Now what’s this, bulgur kofte on the hot starters? These bulgur wheat little torpedoes, stuffed with minced meat, onions and spices before being fried, are rarely seen on London’s Turk restaurant menus (more usually seen in the North London Cypriot/Turkish/Greek bakeries), and similar to the Levantine ‘Kibbeh’. A favourite of mine as a kid, the skills to make these usually lie with the Turkish equivalent of an Italian ‘Nonna’ knocking out homemade gnocchi – we only knew one woman in our family that made them herself. They make an excellent beer snack, a first couple of bites, delicately scented with warm spice.

Another visit for a mixed shish and those fat chunks seen on the grill previously don’t disappoint: juicy, joyous, seasoned hectically…in a good way. Kebabs are served on long thin plates the length of the skewer they were grilled on, atop that thin layer of lavash bread: eye-catching presentation. Mini-lahmacun are purrdy little things (£5.90 may make some wince), but the minced lamb pide delivers the same lahmacun-esque topping of minced lamb fillet, and is a more satisfying plate for £9.90.


The stretch of Cockfosters Parade will never inspire day trippers to linger, but the thrum in the room on every visit indicates regular custom, a loyal phalanx of North Londoners. Where are they all coming from? On a third trip I go with Stelios, a Greek Cypriot friend (technically the enemy, but our generation are all mates these days, dontcha know), a long standing resident of Southgate since the 1970s, a short hop away.

He gives me the inside track: “Mate, a lot of this crowd are heading in from Brookmans Park and Hadley Wood, twenty minutes up the road. Moneyed. Look at the cars outside.” A quick search reveals that Brookmans Park was number five in a recent list of England’s twenty richest villages. Ah, there we have it. Skewd have nailed (skewered?) a captive audience, and pricing reflects that. In its own way, it has become a destination restaurant for this part of ‘Norf’ London. “Rich kids in here too. Most stress they’ve had today is wondering when their next pedicure will be.” I laugh, but I think he may be right.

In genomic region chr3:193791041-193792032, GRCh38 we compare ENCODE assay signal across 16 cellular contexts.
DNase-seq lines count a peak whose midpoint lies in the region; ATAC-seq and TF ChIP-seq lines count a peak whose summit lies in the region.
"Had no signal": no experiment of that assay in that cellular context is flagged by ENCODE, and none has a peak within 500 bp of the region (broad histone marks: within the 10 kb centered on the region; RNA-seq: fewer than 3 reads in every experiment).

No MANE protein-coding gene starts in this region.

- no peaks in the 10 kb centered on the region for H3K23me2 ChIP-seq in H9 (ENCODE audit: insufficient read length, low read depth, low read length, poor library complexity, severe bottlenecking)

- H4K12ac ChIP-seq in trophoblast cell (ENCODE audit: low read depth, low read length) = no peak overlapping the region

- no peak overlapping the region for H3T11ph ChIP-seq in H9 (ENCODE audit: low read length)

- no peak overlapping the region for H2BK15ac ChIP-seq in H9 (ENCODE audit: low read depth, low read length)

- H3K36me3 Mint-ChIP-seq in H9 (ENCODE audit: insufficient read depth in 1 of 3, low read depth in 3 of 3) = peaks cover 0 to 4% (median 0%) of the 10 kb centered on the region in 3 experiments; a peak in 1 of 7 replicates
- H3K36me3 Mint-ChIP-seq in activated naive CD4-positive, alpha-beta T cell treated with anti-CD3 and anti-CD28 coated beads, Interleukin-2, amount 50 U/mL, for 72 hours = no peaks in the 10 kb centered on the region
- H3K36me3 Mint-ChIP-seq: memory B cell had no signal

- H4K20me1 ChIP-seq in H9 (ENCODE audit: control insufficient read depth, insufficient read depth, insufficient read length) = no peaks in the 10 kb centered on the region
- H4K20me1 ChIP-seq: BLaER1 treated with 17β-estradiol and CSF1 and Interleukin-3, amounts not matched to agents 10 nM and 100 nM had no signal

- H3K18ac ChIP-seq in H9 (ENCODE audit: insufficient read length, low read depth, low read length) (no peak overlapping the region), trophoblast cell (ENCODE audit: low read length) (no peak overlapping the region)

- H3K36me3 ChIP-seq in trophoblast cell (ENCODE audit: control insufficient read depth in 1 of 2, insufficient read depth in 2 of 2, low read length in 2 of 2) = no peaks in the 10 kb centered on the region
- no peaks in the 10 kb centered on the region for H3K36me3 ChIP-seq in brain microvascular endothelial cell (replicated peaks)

This time we try a couple of less ‘trad’ dishes to see how these shape up against the solid traditional stuff.  Seared scallops with parsnip mash feature beautifully sweet, spankingly fresh scallops, but the accompanying mash (swirled artfully), calls to mind Cow & Gate (4-6 mths), needing a grind or four of salt. Too sweet. Fat tentacles of octopus are cooked in the Bertha charcoal oven, but while wading through this, one thought keeps hammering at me: could have had another bloody fantastic lamb/chicken/Adana skewer instead. Panic. It’s fine, I immediately order the ‘Super Sub’ Adana. “Best dish of the night", Stelios offers. Phew.

Everything from the 'Hot Coal Productions'  (ballsy heading, I like it) section of the menu, is fantastic. The skewers coming off the mangal deliver the goods in all their coal smoke kissed beauty.

Lemons served in white meshing á la The Wolseley, Scott’s, and J. Sheekey; Voss mineral water (la-dee-daa, tall bottle, pricey); earpieces for managers keeping step with the kitchen; frequently changing specials that take chances and feature playful (risky) flourishes like ‘aniseed sauce’ – signifiers of what’s happening here. Someone gives a not insignificant fuck about the details.

Yes, they see themselves as ‘avant-garde’ and ‘pushing boundaries’, but manage to walk that line without veering into wanky ‘fine dining’ territory. Will you spend a lot less at the old school Turkish gaffs elsewhere in London? Yes, of course you will, but that’s not the point: Skewd are pushing the experience of dining at those restaurants into different, edgier territory. 


Anatolians with attitude? Turkish swagger, for sure: and that, you hundred-carat git, is why I’ve been returning to Cockfosters. How’s that for attitude.








12 Cockfosters Parade

London EN4 0BX